Describe the facilities where you will hold the workshops.
CCT has approximately 1000 square feet of office and meeting space. It is conveniently located in the North End of New Bedford where many Maya migrants live. Our office is well known and we have regular meetings and workshops. We have tables, chairs and desks, one desktop computer, and one laptop used by the Executive Director. We have Verizon DSL and wifi. Current speed is approximately 1.0 mbps. The grant will help us upgrade our internet connection speed, and purchase laptops, cameras and external hard drives that will be dedicated exclusively to this project.
What is your current relationship with the community with whom you plan to work? What makes you the most appropriate individual or organization to implement this project?
CCT was founded by undocumented immigrant workers to challenge exploitation and discrimination in local workplaces and in the community. All our members, board and staff are immigrant workers, mostly undocumented, and mostly Maya, so we are part of the target community. Since we have won major settlements for workers, undocumented immigrants know and trust us. We have a track record, and a longterm commitment to the community. People come daily for help with not just with workplace issues but immigration, school, landlords. We have just created a website, and are exploring how to use social media to support our work. We have already established an interview protocol for cases that come to our office, and training workers to use their cell phones to document workplace abuses or assaults.
What specific challenges do you expect to face when planning and implementing your project?
Limited literacy and education. We will use few written materials and mostly demonstrations and hands-on practice.
Limited fluency in Spanish for K’iche’-speakers.
Limited computer/internet literacy. We will address the first three concerns by pairing those with greater skills in these areas, and those who have less.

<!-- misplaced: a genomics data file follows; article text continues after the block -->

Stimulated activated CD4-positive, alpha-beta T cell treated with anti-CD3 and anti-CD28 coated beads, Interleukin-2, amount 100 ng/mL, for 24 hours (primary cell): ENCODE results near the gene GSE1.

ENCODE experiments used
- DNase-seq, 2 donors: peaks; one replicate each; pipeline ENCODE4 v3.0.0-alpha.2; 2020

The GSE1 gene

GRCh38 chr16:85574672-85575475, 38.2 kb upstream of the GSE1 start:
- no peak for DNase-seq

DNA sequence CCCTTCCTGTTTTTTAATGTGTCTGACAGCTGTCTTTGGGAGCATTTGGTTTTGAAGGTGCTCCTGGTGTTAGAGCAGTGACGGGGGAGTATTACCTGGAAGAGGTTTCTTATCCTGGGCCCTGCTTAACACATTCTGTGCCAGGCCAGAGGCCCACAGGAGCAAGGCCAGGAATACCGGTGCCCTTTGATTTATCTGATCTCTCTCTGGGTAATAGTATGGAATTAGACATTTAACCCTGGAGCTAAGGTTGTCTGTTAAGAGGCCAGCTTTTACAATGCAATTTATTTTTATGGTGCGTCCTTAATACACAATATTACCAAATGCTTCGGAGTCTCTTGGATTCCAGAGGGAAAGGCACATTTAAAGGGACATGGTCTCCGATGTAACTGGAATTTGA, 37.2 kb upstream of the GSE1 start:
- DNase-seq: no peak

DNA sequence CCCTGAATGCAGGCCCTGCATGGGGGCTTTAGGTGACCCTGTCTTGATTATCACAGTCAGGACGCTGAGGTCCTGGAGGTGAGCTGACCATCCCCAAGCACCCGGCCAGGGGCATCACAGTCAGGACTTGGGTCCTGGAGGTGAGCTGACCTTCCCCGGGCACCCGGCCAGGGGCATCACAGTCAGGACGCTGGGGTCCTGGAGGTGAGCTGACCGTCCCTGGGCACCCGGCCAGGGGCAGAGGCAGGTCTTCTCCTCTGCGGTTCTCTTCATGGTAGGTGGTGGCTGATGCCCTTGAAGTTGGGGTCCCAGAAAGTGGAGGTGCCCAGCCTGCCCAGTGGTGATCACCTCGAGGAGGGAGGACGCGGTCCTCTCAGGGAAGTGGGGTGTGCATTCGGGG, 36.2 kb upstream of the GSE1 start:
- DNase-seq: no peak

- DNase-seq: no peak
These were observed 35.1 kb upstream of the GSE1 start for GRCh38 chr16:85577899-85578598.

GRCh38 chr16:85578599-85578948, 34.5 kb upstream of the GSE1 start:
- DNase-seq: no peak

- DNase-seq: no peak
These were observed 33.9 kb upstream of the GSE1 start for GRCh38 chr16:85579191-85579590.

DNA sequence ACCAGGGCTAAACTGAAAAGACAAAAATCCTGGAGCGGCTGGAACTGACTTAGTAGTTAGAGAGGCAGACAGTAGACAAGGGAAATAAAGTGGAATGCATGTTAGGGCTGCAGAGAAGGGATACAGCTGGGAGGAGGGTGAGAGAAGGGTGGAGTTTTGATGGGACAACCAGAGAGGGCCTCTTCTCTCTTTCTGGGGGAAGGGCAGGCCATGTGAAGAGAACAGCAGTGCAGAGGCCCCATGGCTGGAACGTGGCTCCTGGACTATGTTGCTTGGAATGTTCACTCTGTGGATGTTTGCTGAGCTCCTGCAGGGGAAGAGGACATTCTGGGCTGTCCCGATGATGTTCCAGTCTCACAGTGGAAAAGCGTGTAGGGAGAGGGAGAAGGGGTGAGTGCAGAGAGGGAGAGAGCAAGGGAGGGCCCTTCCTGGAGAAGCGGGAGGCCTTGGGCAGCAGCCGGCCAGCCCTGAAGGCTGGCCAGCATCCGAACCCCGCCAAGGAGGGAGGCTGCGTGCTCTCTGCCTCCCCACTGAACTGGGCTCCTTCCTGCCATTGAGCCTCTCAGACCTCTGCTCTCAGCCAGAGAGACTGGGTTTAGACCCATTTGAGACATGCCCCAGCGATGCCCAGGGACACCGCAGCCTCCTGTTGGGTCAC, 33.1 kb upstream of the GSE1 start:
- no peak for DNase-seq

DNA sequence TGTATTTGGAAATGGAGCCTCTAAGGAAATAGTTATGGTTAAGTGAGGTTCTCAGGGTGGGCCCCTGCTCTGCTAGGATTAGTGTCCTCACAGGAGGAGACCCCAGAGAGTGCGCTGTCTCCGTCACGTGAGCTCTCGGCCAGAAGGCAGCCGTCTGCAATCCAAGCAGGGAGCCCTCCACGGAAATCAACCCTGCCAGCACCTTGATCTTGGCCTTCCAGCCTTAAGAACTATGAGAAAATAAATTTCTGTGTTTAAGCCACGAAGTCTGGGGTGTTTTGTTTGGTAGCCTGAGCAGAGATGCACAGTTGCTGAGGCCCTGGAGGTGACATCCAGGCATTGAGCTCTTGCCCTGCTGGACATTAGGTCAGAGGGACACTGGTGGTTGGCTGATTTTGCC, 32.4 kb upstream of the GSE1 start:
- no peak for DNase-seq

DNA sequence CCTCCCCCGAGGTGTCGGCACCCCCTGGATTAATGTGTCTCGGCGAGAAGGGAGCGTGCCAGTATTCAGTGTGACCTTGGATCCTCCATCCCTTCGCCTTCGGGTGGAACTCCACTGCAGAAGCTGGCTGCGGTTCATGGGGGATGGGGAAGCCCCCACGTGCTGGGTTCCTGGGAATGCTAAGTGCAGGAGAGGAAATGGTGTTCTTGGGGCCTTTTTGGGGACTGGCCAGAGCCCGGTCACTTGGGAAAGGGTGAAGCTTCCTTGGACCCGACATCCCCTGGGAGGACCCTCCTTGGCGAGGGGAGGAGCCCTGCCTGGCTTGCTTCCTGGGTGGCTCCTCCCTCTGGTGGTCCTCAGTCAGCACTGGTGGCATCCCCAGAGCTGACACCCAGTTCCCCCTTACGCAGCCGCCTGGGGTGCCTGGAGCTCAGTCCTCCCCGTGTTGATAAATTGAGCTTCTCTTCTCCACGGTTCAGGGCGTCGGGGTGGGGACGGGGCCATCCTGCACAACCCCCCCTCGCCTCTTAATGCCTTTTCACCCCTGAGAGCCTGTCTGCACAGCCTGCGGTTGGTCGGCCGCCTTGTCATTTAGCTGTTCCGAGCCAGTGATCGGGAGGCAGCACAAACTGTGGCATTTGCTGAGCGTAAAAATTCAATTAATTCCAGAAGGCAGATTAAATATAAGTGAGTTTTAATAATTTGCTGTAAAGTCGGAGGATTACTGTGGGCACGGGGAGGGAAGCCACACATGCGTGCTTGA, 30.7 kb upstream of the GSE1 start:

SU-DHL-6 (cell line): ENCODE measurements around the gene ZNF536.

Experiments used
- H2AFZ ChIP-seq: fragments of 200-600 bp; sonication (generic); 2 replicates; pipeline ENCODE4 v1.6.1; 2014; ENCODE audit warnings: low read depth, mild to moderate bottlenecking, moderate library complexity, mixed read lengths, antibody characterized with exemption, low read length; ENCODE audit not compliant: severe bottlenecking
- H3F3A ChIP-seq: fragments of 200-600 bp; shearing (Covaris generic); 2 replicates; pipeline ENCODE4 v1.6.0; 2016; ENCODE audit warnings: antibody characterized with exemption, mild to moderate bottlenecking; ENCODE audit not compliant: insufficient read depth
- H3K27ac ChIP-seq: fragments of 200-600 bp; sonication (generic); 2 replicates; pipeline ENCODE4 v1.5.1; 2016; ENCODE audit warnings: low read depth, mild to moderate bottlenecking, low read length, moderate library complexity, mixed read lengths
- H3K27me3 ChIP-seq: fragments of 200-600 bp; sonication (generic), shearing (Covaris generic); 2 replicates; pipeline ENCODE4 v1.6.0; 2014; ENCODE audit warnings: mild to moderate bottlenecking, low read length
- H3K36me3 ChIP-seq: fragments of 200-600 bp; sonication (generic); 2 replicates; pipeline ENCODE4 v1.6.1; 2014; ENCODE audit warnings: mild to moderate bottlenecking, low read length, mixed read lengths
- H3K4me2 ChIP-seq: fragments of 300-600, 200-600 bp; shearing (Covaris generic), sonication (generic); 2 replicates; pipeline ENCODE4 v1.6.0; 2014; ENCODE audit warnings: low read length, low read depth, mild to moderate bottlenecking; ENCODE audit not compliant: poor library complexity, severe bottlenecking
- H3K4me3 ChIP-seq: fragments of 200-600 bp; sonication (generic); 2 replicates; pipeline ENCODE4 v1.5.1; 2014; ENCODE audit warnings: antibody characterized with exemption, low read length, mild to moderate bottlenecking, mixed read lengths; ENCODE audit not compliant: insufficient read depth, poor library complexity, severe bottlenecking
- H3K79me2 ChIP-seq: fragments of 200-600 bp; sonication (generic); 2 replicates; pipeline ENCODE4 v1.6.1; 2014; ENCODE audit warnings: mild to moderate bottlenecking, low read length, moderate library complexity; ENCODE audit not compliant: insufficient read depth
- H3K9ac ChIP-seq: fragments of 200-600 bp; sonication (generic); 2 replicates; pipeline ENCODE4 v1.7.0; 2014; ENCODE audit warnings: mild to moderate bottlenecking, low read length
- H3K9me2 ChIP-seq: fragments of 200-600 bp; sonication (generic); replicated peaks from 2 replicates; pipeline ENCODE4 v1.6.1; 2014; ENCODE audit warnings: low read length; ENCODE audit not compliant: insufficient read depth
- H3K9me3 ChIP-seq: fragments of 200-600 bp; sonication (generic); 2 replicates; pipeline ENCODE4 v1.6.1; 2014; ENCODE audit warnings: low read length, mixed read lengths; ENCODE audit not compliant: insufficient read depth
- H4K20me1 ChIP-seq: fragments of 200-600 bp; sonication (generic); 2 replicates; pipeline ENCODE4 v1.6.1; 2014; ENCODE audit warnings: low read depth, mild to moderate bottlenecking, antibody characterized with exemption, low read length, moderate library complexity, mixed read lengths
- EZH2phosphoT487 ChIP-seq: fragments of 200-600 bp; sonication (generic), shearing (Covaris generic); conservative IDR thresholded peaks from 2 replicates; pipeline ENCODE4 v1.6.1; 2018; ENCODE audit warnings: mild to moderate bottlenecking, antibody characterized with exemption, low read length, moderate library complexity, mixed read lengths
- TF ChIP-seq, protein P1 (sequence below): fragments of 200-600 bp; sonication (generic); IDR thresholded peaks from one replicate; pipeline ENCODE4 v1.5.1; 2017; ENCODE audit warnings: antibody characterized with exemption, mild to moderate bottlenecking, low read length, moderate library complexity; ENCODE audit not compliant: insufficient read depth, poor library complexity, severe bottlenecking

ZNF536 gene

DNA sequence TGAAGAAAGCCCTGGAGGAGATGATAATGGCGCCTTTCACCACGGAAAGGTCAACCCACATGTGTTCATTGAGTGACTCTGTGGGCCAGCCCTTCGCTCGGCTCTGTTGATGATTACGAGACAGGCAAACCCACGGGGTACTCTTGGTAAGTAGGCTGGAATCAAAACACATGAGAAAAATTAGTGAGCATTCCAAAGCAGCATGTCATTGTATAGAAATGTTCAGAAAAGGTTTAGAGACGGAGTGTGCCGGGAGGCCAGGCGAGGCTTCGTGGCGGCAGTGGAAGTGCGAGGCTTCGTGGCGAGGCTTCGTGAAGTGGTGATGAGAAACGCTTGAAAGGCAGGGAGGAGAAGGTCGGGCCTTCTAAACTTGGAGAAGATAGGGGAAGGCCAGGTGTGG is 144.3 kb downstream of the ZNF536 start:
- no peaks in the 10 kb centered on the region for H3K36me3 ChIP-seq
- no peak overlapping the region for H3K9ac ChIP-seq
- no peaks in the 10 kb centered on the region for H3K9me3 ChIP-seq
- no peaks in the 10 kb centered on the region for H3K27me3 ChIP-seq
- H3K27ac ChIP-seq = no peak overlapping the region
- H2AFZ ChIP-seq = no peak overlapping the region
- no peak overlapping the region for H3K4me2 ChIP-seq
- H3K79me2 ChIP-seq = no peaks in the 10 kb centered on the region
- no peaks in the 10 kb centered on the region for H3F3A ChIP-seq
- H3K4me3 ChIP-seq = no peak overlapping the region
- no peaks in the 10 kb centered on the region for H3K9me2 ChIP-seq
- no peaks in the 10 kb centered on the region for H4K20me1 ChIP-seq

Scheduling challenges: most immigrants work at low-wage jobs where they have little control over their schedule and supervisors can change their hours at will. We will adapt the time and frequency of training sessions as necessary.
Machismo: additional or separate sessions for women if necessary
Fear of deportation, reprisals against family in Guatemala: Learning how to mask interviewees’ identity allowing participants to decide whether and how to identify themselves
How will you measure and evaluate the project’s impact, specifically: your primary participants, the wider regional community, or the global digital community?
Primary participants: monthly project meetings to review and discuss the work, including participants’ comfort level with the technology (cameras, editing, uploading), the actual testimonials and reports produced and published, and offer feedback so that participants can improve their skills. Each cohort will evaluate its work throughout and a general evaluation in December as we think about moving into next phase.
Wider community: each video will be screened publicly at a regular CCT meeting for comments and feedback. We will track “likes” and comments when videos are posted on CCT’s Facebook page, and also how frequently videos are shared.
Global digital community: tracking views and shares on Youtube, Vimeo, CCT's website and Facebook page, repostings, retweets, comments
If your project were to be selected as a Rising Voices grantee, what would be the general timeline of project activities in 2014?
May: General meeting to discuss project, review training schedule; select 1st cohort; purchase equipment.
Jun-Nov: Monthly meeting to discuss project and update community, screen videos once available.
Jun-Jul: Training of first cohort. Week 1: why tell stories. Week 2: introduction to equipment. Week 3: Interview basics, practice, plan who to interview/record. Week 4: Record first testimonies. Week 5: review video and audio, introduction to editing and uploading. Weeks 6-7: edit. Week 8: review, group evaluation, upload best.
Mid-July: select 2nd cohort.
Aug-Dec: 1st cohort works in teams to record testimonials.
Aug-Sept: Train 2nd cohort (as above). Mid-Sept: select 3rd cohort.
Late Sept: Participants, CCT staff, trainers evaluate, discuss future plans. Start fundraising for next phase.
Oct-Nov: Train 3rd cohort. 1st and 2nd cohorts produce testimonials.
Dec: 3rd cohort starts to produce testimonials. Evaluate project with all participants. Celebration, prepare for next phrase
Detail a specific budget of up to $2,500 USD for operating costs.
2 laptop computers: $800
2 Portable hard drives: $100
4 Digital cameras with video capability: $1000
2 digital voice recorders: $80
Peripherals (tripods, batteries) $200
Upgrade wifi/DSL speed: $200
Besides the microgrant funding, what other support can Rising Voices provide for your project to ensure its success?
Helping us network with other organizations that either have a similar population (vulnerable migrants) or are engaged in a similar kind of project. Peer-to-peer sharing would be very valuable.
We would also like to learn from past projects — both challenges and successes. If any video projects have generated easy to use training materials or tips, especially in Spanish, that would be great
Centro Comunitario de Trabajadores